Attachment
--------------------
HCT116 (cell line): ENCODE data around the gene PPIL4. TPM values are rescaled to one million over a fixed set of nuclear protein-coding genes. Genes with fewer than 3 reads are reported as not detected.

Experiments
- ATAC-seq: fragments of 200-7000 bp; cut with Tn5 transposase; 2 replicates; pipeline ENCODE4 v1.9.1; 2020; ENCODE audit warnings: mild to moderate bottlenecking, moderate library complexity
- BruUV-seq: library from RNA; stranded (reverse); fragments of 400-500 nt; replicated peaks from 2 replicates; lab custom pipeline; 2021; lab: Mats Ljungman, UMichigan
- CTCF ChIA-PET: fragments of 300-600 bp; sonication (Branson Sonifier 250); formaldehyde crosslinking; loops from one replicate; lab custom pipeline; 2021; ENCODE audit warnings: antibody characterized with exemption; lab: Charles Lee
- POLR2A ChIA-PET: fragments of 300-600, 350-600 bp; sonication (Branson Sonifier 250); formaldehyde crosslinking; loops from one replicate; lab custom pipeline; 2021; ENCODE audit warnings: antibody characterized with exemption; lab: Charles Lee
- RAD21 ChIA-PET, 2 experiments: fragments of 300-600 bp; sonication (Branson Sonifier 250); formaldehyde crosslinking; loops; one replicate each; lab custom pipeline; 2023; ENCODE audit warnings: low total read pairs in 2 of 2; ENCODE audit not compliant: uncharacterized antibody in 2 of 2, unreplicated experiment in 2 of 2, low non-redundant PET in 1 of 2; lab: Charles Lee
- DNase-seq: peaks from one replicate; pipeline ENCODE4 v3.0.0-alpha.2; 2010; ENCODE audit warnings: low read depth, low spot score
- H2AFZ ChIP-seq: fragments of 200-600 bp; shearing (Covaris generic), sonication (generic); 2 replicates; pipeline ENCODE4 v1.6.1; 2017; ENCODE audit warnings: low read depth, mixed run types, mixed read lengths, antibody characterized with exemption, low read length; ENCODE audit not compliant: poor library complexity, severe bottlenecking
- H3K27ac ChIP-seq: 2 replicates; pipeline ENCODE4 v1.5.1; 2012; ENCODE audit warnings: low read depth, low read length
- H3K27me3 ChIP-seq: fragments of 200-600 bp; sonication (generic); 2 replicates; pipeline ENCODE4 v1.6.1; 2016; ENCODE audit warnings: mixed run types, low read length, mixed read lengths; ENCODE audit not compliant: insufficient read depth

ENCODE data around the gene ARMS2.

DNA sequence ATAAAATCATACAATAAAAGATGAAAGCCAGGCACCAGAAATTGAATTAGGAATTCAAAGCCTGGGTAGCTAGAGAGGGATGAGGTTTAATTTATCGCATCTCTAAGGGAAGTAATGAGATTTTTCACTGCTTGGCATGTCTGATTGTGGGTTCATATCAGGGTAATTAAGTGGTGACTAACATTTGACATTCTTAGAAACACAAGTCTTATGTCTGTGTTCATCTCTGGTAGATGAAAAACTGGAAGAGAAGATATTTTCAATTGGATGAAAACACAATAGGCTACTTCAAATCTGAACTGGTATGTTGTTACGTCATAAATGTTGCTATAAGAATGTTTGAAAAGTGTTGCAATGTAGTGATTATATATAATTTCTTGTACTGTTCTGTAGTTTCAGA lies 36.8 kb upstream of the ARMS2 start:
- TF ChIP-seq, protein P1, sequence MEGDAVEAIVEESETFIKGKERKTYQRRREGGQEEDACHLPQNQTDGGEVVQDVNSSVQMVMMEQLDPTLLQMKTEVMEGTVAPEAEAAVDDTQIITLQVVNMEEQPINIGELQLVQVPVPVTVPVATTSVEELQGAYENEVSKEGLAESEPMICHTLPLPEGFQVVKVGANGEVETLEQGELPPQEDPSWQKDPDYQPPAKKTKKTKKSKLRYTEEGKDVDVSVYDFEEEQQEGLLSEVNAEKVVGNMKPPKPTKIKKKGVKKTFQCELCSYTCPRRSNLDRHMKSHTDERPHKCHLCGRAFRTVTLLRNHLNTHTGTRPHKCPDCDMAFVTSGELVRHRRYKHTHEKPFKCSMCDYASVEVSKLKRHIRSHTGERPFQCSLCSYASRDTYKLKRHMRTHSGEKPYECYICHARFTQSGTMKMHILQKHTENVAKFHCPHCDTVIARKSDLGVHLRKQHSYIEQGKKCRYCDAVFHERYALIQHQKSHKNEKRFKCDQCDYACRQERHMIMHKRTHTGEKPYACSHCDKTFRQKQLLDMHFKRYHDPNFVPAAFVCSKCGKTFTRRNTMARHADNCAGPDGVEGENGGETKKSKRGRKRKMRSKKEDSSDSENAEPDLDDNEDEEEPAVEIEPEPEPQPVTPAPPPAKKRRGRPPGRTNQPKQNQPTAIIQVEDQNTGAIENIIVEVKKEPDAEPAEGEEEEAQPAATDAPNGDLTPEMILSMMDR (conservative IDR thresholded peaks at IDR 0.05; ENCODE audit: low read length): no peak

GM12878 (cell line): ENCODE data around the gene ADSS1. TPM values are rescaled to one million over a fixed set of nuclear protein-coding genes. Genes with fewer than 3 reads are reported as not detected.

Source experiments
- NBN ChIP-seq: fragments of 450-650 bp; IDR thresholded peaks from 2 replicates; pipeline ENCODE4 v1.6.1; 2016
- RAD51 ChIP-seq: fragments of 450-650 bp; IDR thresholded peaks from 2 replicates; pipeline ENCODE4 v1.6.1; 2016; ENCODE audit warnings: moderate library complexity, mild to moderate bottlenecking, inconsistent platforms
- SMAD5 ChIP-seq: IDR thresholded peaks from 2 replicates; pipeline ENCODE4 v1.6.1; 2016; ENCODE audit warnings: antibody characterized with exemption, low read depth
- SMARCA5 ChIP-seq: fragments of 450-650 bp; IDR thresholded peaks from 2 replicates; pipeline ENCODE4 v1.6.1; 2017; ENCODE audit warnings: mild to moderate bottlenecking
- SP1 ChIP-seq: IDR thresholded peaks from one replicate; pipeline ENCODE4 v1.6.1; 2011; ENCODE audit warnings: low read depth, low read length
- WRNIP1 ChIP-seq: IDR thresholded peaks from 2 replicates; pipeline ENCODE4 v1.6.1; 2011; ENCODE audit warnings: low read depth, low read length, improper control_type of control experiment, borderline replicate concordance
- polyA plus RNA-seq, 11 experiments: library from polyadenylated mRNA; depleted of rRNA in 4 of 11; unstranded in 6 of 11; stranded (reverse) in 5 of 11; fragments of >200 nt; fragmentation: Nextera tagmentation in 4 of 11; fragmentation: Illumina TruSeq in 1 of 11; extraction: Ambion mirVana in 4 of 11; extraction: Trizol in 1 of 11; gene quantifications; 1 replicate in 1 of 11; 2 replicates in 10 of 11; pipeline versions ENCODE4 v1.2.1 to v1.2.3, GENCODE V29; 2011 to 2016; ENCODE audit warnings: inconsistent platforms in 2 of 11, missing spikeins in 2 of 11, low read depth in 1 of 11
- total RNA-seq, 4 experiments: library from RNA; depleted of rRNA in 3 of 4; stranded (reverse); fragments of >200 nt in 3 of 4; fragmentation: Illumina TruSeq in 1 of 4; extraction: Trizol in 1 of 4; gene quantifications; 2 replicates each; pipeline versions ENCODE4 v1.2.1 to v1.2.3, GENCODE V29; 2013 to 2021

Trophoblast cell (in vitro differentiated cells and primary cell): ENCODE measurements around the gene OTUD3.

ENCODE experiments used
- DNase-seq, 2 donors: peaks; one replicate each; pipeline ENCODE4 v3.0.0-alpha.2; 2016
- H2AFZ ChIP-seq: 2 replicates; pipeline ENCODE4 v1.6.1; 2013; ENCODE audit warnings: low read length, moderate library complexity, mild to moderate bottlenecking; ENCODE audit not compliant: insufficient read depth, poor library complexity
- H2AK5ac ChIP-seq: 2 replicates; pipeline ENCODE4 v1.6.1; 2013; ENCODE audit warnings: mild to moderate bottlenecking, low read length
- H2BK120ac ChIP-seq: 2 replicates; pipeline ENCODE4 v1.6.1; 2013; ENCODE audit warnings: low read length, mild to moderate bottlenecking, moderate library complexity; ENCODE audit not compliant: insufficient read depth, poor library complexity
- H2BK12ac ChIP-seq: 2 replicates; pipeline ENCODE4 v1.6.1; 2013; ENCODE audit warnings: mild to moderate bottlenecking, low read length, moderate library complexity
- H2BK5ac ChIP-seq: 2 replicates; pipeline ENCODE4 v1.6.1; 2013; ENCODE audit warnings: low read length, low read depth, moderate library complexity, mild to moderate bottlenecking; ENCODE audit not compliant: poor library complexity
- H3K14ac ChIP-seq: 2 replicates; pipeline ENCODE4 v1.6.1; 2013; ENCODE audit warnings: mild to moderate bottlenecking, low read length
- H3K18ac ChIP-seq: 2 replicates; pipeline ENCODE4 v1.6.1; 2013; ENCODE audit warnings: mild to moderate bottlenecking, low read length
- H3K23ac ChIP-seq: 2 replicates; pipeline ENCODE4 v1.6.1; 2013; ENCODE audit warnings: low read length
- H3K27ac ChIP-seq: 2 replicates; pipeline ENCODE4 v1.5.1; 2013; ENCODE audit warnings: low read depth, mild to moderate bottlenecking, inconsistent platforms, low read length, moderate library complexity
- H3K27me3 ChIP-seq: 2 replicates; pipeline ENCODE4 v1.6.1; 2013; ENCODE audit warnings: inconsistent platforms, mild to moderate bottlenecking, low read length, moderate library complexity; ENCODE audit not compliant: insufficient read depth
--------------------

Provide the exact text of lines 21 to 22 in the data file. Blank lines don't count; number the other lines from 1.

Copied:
- SP1 ChIP-seq: IDR thresholded peaks from one replicate; pipeline ENCODE4 v1.6.1; 2011; ENCODE audit warnings: low read depth, low read length
- WRNIP1 ChIP-seq: IDR thresholded peaks from 2 replicates; pipeline ENCODE4 v1.6.1; 2011; ENCODE audit warnings: low read depth, low read length, improper control_type of control experiment, borderline replicate concordance